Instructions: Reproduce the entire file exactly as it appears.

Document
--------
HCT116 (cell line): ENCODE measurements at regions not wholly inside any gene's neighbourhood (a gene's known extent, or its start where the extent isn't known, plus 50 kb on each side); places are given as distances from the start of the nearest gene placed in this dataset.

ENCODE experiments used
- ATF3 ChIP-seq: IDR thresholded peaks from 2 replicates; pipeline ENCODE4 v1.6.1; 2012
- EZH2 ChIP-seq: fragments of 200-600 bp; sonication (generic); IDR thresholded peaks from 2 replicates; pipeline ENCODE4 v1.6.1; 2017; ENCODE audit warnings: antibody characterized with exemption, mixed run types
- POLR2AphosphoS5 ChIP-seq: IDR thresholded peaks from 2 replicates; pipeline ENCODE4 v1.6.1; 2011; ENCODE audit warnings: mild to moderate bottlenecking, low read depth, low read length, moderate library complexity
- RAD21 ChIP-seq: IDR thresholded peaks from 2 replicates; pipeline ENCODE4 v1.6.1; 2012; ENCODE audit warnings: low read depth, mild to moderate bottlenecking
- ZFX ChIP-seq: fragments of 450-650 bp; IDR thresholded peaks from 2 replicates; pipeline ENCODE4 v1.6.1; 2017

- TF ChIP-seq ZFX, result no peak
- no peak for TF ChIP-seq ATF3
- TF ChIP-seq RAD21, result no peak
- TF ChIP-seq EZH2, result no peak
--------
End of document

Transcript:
HCT116 (cell line): ENCODE measurements at regions not wholly inside any gene's neighbourhood (a gene's known extent, or its start where the extent isn't known, plus 50 kb on each side); places are given as distances from the start of the nearest gene placed in this dataset.

ENCODE experiments used
- ATF3 ChIP-seq: IDR thresholded peaks from 2 replicates; pipeline ENCODE4 v1.6.1; 2012
- EZH2 ChIP-seq: fragments of 200-600 bp; sonication (generic); IDR thresholded peaks from 2 replicates; pipeline ENCODE4 v1.6.1; 2017; ENCODE audit warnings: antibody characterized with exemption, mixed run types
- POLR2AphosphoS5 ChIP-seq: IDR thresholded peaks from 2 replicates; pipeline ENCODE4 v1.6.1; 2011; ENCODE audit warnings: mild to moderate bottlenecking, low read depth, low read length, moderate library complexity
- RAD21 ChIP-seq: IDR thresholded peaks from 2 replicates; pipeline ENCODE4 v1.6.1; 2012; ENCODE audit warnings: low read depth, mild to moderate bottlenecking
- ZFX ChIP-seq: fragments of 450-650 bp; IDR thresholded peaks from 2 replicates; pipeline ENCODE4 v1.6.1; 2017

- TF ChIP-seq ZFX, result no peak
- no peak for TF ChIP-seq ATF3
- TF ChIP-seq RAD21, result no peak
- TF ChIP-seq EZH2, result no peak